When I was a kid, there was this truly awful movie we had on Beta cassette: Ernest Scared Stupid. Yeah, Ernest. As in, Jim Varney. Anyway, I never liked the movie, but I loved the opening credit sequence. It was a montage of clips from various old, black and white public domain horror movies (with Ernest making wild-takes at all the monsters, but enough about that). I’d often just pop the tape in strictly for that three minute sequence, all because I liked that random smattering of weird, black and white horror images strung together and with little to no context.

But this isn’t a review of Ernest Scared Stupid (let’s pray I never review that one, either), this is a review of a movie that probably couldn’t be any more different: Häxan. Häxan is a Swedish silent documentary covering the history of witchcraft up to the modern age (“Häxan” meaning “witch”, after all). As a documentary, it isn’t the most thrilling thing to watch, and you’re going to find it even less so if you don’t have the patience for silent cinema, but it does have one thing going for it that I love: a random smattering of weird, black and white horror images strung together with minimal context.

See where I was going with that Ernest bullshit, now?

Haxan (Sony Pictures Home Entertainment)

haxan-witchcraft-through-the-ages-movie-poster-1922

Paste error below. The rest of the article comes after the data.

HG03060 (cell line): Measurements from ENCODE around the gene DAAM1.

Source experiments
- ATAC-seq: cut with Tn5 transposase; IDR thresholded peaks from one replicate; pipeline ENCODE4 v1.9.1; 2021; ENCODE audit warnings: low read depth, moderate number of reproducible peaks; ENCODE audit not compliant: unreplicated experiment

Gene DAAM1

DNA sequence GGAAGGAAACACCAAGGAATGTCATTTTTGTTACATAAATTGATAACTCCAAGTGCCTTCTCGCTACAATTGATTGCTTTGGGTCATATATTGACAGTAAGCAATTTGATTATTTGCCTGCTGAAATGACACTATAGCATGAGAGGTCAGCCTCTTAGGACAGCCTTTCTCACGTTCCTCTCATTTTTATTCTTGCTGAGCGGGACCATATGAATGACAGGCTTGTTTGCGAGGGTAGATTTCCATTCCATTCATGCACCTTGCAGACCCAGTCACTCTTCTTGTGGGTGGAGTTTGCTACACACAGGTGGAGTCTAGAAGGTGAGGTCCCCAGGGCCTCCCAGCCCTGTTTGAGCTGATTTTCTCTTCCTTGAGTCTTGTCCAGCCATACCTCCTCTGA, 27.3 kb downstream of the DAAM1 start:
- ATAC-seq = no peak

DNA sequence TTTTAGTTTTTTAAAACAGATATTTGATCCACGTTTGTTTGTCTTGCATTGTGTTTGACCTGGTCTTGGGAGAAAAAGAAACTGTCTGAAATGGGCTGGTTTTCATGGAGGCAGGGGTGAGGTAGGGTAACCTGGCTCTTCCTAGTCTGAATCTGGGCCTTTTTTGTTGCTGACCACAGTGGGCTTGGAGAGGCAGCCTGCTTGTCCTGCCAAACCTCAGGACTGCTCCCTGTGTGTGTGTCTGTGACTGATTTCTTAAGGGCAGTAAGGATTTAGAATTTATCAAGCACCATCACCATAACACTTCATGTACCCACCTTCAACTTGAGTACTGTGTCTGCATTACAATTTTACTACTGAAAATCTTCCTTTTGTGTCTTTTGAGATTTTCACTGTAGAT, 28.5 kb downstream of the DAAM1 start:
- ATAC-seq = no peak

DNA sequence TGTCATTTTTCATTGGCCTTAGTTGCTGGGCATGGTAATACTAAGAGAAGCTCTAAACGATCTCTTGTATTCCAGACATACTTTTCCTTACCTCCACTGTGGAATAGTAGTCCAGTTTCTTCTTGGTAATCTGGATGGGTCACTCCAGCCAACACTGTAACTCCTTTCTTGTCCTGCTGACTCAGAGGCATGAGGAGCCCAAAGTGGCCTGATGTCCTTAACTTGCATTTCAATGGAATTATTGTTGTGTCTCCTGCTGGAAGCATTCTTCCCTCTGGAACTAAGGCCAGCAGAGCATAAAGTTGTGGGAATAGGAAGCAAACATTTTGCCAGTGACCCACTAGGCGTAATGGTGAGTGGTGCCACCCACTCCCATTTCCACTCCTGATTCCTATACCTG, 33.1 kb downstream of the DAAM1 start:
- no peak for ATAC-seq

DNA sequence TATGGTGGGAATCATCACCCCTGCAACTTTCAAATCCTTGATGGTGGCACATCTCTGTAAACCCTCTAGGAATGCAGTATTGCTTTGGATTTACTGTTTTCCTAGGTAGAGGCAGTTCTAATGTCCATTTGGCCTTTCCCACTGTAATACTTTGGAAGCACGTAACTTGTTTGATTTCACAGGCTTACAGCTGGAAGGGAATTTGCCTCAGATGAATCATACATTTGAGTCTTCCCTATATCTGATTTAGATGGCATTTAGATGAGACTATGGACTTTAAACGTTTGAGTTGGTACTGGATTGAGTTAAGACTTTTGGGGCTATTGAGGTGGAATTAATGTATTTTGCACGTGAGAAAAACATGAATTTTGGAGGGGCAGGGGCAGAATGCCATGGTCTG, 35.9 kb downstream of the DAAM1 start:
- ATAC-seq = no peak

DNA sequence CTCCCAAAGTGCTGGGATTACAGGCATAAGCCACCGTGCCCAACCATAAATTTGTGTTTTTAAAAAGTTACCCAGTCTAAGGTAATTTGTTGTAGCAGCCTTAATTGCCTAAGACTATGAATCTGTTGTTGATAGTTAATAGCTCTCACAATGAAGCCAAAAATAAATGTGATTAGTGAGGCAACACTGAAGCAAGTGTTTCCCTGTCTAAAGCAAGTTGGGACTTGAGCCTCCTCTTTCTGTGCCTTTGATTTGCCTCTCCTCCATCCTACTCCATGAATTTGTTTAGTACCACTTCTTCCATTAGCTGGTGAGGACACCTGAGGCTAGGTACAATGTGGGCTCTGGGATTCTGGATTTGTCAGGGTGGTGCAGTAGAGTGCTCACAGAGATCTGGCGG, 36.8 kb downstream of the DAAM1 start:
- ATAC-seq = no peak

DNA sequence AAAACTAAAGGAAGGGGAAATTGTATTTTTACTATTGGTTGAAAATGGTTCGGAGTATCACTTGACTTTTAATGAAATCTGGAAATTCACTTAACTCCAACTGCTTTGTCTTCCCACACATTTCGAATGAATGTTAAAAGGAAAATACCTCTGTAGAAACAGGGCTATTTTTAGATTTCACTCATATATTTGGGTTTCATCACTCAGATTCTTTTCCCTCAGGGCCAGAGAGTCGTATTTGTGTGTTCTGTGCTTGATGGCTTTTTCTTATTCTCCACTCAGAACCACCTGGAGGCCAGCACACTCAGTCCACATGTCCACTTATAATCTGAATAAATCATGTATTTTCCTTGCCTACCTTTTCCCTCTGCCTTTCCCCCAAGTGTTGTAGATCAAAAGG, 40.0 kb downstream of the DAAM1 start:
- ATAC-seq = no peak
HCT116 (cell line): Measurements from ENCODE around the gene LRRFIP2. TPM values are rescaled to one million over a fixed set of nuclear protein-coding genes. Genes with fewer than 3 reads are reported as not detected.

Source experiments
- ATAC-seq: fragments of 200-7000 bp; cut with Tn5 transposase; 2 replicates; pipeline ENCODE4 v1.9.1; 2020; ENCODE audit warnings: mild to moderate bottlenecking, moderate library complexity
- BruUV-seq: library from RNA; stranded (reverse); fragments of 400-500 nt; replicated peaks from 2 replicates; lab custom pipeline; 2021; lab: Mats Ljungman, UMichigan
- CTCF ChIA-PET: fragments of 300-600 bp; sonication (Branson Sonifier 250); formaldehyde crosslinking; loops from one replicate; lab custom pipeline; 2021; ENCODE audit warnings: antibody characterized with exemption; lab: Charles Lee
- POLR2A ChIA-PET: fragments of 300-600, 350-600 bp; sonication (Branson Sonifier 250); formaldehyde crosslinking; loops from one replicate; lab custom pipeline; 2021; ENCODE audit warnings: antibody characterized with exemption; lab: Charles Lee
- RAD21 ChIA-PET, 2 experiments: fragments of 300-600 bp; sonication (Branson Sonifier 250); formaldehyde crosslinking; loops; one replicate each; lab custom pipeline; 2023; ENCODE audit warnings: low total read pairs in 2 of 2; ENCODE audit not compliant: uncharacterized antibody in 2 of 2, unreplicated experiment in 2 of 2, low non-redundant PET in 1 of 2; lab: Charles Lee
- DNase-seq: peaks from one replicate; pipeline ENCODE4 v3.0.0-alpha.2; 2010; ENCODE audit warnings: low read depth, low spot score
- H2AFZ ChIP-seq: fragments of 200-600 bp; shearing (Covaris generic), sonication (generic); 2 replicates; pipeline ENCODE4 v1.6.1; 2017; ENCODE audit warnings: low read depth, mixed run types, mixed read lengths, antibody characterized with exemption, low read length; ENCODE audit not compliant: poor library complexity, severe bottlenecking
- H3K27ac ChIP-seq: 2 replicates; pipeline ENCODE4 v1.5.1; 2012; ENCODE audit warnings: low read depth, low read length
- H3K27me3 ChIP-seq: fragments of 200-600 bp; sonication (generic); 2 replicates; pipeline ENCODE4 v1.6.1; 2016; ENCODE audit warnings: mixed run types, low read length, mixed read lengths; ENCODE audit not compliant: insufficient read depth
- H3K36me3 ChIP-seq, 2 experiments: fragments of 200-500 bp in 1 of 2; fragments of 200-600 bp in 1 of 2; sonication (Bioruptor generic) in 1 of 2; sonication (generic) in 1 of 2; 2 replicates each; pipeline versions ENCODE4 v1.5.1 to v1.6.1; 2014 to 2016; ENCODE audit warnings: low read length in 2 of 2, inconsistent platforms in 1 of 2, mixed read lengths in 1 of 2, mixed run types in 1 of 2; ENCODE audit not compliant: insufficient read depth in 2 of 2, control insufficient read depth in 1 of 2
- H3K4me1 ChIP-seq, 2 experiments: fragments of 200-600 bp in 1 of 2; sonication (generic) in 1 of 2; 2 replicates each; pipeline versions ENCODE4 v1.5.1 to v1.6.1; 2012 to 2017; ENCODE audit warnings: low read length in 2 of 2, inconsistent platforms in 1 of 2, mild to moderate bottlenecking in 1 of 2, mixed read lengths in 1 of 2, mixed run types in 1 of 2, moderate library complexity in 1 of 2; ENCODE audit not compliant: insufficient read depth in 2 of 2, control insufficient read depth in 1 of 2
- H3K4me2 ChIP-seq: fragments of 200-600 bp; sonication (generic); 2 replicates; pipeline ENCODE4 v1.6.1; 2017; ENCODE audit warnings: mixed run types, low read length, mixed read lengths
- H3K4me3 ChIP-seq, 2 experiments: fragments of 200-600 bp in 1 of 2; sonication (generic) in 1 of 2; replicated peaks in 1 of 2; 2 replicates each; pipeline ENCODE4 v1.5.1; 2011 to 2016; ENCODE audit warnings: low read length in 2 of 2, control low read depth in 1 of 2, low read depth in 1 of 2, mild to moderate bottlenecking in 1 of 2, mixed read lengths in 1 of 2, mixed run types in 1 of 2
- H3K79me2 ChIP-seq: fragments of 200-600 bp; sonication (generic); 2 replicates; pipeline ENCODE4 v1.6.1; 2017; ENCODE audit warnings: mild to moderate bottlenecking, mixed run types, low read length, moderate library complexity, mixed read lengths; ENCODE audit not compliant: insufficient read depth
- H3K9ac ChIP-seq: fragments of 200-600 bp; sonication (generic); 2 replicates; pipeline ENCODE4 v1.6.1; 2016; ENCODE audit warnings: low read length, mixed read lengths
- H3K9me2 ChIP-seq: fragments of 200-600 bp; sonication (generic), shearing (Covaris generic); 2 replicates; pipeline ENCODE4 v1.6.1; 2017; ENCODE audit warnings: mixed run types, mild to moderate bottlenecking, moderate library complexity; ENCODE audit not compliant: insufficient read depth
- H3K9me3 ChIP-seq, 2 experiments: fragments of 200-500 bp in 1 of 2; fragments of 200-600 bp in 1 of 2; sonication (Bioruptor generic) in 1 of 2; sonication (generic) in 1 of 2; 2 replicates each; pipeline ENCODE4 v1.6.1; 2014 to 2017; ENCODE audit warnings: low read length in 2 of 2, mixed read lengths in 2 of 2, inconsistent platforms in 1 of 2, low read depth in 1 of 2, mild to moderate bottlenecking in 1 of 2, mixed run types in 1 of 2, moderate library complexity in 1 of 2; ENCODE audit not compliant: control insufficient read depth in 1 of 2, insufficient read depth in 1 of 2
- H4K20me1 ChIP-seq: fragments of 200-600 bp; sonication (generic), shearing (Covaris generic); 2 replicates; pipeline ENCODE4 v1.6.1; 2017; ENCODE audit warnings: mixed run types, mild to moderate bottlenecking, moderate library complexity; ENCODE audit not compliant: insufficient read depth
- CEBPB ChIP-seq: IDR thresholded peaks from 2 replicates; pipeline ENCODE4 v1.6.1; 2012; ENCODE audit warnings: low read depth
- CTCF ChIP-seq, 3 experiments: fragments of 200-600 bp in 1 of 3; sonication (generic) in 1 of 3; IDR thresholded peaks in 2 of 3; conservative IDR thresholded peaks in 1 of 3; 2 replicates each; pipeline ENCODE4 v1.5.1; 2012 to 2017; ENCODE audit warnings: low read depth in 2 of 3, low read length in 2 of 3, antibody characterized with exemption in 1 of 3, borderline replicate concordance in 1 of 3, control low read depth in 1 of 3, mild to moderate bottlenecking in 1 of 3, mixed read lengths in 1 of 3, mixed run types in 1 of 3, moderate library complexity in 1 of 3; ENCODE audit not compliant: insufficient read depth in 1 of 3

Director Benjamin Christensen takes you on a guided tour through the history of witchcraft, particularly in how ancient societies, in their ignorance, believed all sorts of ridiculous things. He begins with a photographic slideshow of classic interpretations of the Devil from many different cultures and eventually segues into the Dark Ages, focusing primarily on the Inquisition and its treatment of so-called “witches”. Dramatizations focus equally on elaborate depictions of what witches were believed to be capable of (flying on broomsticks to other lands where they dance around with animal-men and kiss the buttocks of Satan-himself) as well as how the Inquisition brutally solicited “confessions” from completely innocent individuals. Lastly, Christensen shows us how in the modern world, the term “bewitched” has been substituted with “hysterical” and how many people committed to clinics and asylums bear the traits that would have had them burned at the stake in the past.

As a documentary, Häxan tends to be at its best when it’s slathering on the special effects and the crazy bullshit, not so much when it’s delivering straight-up facts (we call this, “The History Channel Complex”). The imagery in Häxan is phenomenal stuff, reveling in the demonic nature of Black Sabbaths and the like, sparing no expense when it comes to monsters and various other Hellish horrors. But when the time comes to put the crayons away and crack open the textbook, Häxan can become something of a chore to get through.